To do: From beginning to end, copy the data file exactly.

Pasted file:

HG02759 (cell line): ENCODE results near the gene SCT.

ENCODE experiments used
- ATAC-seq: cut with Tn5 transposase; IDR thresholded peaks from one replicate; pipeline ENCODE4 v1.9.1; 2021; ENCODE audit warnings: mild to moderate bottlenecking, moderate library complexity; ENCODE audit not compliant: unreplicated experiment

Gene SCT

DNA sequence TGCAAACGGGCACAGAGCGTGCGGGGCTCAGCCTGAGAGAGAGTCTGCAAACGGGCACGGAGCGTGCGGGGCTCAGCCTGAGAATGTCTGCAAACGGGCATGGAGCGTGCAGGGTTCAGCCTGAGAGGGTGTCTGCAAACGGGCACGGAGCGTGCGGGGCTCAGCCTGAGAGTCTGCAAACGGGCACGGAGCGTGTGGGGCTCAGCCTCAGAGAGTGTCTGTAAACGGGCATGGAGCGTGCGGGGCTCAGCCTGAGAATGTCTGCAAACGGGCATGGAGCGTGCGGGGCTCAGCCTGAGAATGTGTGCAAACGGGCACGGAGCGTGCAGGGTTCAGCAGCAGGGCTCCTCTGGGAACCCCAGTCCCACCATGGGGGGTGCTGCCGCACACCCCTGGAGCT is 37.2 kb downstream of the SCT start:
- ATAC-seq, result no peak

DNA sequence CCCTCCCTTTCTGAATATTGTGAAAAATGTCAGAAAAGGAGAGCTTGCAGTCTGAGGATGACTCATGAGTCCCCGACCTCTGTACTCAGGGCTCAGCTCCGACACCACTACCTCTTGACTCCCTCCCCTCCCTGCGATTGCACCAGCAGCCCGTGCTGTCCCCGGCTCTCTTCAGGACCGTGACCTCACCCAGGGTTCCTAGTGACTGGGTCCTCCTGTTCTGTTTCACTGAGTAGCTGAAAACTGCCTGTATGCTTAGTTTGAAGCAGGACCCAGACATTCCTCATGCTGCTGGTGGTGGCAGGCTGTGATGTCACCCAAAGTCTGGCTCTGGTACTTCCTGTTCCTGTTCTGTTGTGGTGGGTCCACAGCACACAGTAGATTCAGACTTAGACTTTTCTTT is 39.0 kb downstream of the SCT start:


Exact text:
HG02759 (cell line): ENCODE results near the gene SCT.

ENCODE experiments used
- ATAC-seq: cut with Tn5 transposase; IDR thresholded peaks from one replicate; pipeline ENCODE4 v1.9.1; 2021; ENCODE audit warnings: mild to moderate bottlenecking, moderate library complexity; ENCODE audit not compliant: unreplicated experiment

Gene SCT

DNA sequence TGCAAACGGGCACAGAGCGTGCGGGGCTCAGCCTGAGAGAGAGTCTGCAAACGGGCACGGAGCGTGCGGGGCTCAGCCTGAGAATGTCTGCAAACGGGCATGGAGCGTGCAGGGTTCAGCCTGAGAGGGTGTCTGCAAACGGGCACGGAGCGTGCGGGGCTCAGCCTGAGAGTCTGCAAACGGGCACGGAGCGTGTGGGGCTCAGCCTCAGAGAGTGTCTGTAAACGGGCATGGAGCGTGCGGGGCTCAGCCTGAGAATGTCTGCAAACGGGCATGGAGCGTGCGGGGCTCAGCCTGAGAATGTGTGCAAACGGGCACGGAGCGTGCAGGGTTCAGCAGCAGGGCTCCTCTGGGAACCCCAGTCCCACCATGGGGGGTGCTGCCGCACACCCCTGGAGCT is 37.2 kb downstream of the SCT start:
- ATAC-seq, result no peak

DNA sequence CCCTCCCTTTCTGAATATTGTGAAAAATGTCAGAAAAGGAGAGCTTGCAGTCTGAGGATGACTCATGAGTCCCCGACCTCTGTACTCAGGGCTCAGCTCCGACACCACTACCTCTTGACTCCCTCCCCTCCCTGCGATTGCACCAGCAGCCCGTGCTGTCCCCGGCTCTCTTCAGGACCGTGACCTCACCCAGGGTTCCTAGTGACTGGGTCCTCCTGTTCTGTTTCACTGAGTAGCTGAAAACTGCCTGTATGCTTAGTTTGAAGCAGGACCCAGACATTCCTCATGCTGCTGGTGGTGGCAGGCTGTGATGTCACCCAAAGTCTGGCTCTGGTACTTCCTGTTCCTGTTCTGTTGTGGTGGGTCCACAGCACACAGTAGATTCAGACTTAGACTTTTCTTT is 39.0 kb downstream of the SCT start: